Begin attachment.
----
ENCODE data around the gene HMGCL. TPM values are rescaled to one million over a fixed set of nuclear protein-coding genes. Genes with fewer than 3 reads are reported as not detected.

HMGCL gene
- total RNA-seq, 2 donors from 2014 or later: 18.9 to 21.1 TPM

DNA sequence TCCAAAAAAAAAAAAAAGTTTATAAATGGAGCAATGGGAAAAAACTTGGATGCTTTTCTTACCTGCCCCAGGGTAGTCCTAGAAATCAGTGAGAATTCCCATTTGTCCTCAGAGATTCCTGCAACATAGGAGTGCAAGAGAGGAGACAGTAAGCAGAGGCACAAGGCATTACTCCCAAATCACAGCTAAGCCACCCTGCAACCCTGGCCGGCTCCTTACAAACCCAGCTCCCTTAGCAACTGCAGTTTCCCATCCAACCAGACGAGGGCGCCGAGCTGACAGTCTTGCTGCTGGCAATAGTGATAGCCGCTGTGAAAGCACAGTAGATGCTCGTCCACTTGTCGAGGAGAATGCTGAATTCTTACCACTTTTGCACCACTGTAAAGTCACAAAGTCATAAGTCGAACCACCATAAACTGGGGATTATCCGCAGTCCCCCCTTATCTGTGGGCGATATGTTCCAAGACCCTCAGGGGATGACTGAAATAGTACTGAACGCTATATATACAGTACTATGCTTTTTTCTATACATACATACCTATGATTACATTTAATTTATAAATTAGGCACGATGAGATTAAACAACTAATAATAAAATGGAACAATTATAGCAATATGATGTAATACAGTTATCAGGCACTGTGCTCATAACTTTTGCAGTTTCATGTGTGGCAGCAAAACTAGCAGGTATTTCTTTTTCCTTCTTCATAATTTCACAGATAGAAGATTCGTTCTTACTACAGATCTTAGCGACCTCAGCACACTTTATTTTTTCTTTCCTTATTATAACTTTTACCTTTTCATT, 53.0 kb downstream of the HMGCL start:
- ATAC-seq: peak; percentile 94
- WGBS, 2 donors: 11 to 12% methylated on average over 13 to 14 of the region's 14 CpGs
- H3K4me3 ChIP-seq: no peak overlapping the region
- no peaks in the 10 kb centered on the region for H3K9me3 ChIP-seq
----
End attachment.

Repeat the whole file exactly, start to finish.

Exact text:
ENCODE data around the gene HMGCL. TPM values are rescaled to one million over a fixed set of nuclear protein-coding genes. Genes with fewer than 3 reads are reported as not detected.

HMGCL gene
- total RNA-seq, 2 donors from 2014 or later: 18.9 to 21.1 TPM

DNA sequence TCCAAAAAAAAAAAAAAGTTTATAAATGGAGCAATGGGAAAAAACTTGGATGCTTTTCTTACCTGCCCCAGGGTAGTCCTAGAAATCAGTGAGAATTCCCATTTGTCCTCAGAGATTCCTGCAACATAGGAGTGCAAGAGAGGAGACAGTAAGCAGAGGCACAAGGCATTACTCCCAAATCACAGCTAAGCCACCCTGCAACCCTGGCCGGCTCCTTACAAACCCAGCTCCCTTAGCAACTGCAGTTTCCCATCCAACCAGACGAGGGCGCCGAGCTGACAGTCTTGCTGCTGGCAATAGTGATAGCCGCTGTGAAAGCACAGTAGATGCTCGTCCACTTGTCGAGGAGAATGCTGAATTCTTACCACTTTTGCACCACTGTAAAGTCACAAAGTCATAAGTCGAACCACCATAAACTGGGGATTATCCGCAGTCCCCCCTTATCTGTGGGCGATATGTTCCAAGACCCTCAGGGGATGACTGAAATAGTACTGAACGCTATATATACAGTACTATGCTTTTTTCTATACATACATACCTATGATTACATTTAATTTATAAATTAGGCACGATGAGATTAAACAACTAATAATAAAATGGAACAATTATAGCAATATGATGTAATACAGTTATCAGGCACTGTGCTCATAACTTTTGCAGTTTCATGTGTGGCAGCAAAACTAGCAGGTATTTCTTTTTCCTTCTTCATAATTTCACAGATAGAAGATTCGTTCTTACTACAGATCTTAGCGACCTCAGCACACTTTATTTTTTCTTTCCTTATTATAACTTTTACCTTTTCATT, 53.0 kb downstream of the HMGCL start:
- ATAC-seq: peak; percentile 94
- WGBS, 2 donors: 11 to 12% methylated on average over 13 to 14 of the region's 14 CpGs
- H3K4me3 ChIP-seq: no peak overlapping the region
- no peaks in the 10 kb centered on the region for H3K9me3 ChIP-seq